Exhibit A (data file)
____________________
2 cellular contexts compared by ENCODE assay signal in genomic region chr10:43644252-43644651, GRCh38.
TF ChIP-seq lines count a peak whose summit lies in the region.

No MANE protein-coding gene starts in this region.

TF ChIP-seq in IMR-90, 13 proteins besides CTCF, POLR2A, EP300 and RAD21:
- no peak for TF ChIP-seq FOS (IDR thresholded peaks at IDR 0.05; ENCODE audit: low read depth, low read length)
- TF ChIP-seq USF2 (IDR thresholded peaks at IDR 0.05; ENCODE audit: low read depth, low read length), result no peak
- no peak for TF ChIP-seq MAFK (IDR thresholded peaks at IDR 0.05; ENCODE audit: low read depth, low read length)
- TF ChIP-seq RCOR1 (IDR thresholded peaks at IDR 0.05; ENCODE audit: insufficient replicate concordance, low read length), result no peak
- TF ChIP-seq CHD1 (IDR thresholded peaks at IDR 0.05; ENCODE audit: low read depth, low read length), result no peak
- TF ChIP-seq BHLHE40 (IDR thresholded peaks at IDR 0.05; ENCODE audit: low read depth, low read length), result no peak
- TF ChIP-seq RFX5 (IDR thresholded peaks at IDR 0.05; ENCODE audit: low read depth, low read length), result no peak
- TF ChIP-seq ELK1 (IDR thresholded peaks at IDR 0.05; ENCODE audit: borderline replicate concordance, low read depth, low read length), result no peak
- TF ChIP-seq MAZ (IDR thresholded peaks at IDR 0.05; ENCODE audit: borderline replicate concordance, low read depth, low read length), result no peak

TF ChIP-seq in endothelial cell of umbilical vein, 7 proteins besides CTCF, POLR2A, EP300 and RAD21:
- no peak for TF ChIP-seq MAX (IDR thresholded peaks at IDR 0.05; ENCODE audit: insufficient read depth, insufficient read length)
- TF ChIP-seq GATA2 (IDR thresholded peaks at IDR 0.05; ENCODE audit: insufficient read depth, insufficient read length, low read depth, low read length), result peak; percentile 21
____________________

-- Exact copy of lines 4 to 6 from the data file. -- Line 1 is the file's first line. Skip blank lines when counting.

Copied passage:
TF ChIP-seq in IMR-90, 13 proteins besides CTCF, POLR2A, EP300 and RAD21:
- no peak for TF ChIP-seq FOS (IDR thresholded peaks at IDR 0.05; ENCODE audit: low read depth, low read length)
- TF ChIP-seq USF2 (IDR thresholded peaks at IDR 0.05; ENCODE audit: low read depth, low read length), result no peak